By Isabel Ringrose
Downloading PDF. Please wait... Issue 2790

Barts hospital workers demand ‘Serco out’ as they begin two-week strike

Issue 2790
Barts strikers march around a hospital, one in the foreground waves a red flag, others carry a blue Unite union banner

Striking Unite union members march around the Royal London hospital (Picture: Guy Smallman)

Hundreds of outsourced workers at Barts Health NHS Trust in east London began a two-week strike for higher pay on Monday. 

The Unite union members—who work as cleaners, porters and security, catering and reception staff for multinational giant Serco—were in high spirits. The mainly black and migrant workers are fighting for higher pay and better terms and conditions—and they want Serco out. 

The picket line outside the Royal London Hospital in Whitechapel was alive with vuvuzelas, drums and music. Beginning at 5.30am, strikers chanted, “Serco out, Serco go,” and made sure there was not a second of silence on the picket.

Striker Esther is a domestic worker at Royal London Hospital. “We want a pay rise,” she told Socialist Worker. “And we want to be in the NHS.”

Esther explained that, unlike workers employed directly by the NHS, they don’t get benefits such as double pay on a bank holiday. “We get paid for one day, whereas other NHS workers get double for doing the same job,” she said. 

“We want to be equal—and we want Serco and especially Barts to listen to us.”

Workers marched round the hospital building with blaring horns and chanted, “Who has the power? We have the power. What kind of power? Union power.”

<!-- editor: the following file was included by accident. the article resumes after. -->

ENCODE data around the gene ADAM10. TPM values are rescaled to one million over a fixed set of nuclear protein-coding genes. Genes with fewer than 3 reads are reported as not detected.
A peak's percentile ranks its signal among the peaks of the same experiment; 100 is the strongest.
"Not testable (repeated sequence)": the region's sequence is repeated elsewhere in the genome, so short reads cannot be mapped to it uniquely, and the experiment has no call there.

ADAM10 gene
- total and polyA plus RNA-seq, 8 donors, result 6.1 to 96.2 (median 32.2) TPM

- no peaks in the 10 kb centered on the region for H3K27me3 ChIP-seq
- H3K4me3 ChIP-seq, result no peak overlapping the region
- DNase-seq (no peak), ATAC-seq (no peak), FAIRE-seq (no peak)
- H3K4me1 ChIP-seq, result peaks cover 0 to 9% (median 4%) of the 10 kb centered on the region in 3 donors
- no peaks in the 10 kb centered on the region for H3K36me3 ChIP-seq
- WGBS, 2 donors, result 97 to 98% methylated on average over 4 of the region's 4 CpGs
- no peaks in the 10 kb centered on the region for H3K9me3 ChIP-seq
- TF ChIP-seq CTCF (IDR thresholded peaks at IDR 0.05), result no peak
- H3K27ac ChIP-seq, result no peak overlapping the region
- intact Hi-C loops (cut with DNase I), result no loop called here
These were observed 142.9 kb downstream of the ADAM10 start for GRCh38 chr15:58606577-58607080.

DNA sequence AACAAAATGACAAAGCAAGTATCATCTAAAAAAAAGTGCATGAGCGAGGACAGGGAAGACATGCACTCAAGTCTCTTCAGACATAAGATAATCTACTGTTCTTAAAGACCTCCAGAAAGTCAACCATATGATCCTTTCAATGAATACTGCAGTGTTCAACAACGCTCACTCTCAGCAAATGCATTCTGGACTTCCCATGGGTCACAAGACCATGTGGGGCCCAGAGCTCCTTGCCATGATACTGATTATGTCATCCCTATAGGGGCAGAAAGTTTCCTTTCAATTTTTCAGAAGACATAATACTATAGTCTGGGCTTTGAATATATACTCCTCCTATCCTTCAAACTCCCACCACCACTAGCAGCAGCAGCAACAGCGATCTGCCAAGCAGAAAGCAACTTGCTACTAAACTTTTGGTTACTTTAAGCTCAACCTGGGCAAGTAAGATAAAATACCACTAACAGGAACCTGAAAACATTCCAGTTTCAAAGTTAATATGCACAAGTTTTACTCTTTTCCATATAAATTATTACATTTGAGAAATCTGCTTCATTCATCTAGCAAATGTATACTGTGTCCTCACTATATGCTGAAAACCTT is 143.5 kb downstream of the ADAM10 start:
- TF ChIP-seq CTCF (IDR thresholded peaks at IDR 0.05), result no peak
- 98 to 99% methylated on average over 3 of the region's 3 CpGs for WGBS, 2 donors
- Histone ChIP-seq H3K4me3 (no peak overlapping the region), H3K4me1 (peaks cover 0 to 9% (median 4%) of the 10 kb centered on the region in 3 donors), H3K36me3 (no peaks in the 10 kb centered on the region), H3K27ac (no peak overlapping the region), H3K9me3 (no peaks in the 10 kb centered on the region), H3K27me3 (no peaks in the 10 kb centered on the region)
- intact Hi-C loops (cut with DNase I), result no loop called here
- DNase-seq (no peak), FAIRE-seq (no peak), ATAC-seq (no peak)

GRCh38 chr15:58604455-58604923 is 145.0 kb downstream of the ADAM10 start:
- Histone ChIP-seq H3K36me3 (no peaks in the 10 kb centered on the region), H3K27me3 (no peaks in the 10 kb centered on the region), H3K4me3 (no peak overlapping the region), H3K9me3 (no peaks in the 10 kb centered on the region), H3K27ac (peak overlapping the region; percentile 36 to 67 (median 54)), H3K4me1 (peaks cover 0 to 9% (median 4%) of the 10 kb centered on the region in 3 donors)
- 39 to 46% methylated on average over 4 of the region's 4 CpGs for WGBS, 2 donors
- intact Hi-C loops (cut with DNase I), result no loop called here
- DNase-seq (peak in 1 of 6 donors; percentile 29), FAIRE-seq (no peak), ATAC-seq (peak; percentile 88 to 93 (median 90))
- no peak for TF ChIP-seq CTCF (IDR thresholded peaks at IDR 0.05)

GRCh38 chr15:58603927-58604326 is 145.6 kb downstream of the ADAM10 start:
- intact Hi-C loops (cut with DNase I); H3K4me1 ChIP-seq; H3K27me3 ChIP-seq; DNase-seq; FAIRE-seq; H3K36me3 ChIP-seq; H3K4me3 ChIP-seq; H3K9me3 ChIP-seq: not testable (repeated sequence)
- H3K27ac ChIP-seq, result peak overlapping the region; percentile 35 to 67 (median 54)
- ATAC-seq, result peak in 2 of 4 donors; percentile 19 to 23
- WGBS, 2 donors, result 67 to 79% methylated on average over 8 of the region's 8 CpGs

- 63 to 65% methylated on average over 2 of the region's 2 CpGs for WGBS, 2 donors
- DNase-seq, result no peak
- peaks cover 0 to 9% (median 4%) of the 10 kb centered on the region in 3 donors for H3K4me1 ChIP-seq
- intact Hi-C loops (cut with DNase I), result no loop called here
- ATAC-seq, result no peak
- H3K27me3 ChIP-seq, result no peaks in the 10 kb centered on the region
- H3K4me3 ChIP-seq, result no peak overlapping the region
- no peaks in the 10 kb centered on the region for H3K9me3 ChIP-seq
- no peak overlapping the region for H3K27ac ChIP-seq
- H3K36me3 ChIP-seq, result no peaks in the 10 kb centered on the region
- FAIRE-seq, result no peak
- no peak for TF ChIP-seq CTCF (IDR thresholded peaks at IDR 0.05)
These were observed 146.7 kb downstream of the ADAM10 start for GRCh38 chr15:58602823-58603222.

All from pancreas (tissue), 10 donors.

Workers from St Bartholomew’s, the Royal London and Whipps Cross hospitals in east London voted by 97 percent in favour of strikes. 

The strike is set to continue until next Sunday—and workers say they will extend their industrial action if their demands aren’t met. After the ballot result, Serco revised their pay offer to 3 percent. The Unison union previously backed this deal, saying it negotiated it.

Meanwhile Serco paid its top two executives £7.4 million for 2021.

Strikers are angry that they are paid up to 15 percent less than staff directly employed by the NHS “for doing the same job”. And with the RPI rate of inflation up to 7.5 percent, it’s still a real terms pay cut. 

Striker Brad works in the Royal London’s catering department. “Serco offered us a pay rise of 3 percent—we want 15 percent and no less,” he told Socialist Worker. “We want no more private companies employing us, and for services to be back in the hands of the NHS.

“Serco do not treat us fairly. We only get sick pay after seven to eight days—we’re not paid before.

Brad said that Serco “don’t respect their staff”. “For some of the workers, there is a language barrier,” he said. “Serco uses that to take advantage—I see it happening and get involved to explain what’s going on so they can’t be used.”

Brad added, “Serco just wants to make money. They manage to pay their managers, and they’ve stuck together. We’re out on strike because we want this to be resolved. 

“We want them to hear our pain—it’s us that’s suffering. We’re out here together to demand more respect and for our voices to be heard.” 

Every trade unionist, socialist and campaigner should build solidarity for the Barts workers’ fight.


Pickets at the three sites from 5:30am. Rallies will also be held on Wednesday at 11am at St Barts Hospital and on Friday at Whipps Cross Hospital. Donations to: Unity Trust, 20344885, 60-83-01, Ref: Barts Strike. Cheques payable to: Barts Health NHS LE/7384L

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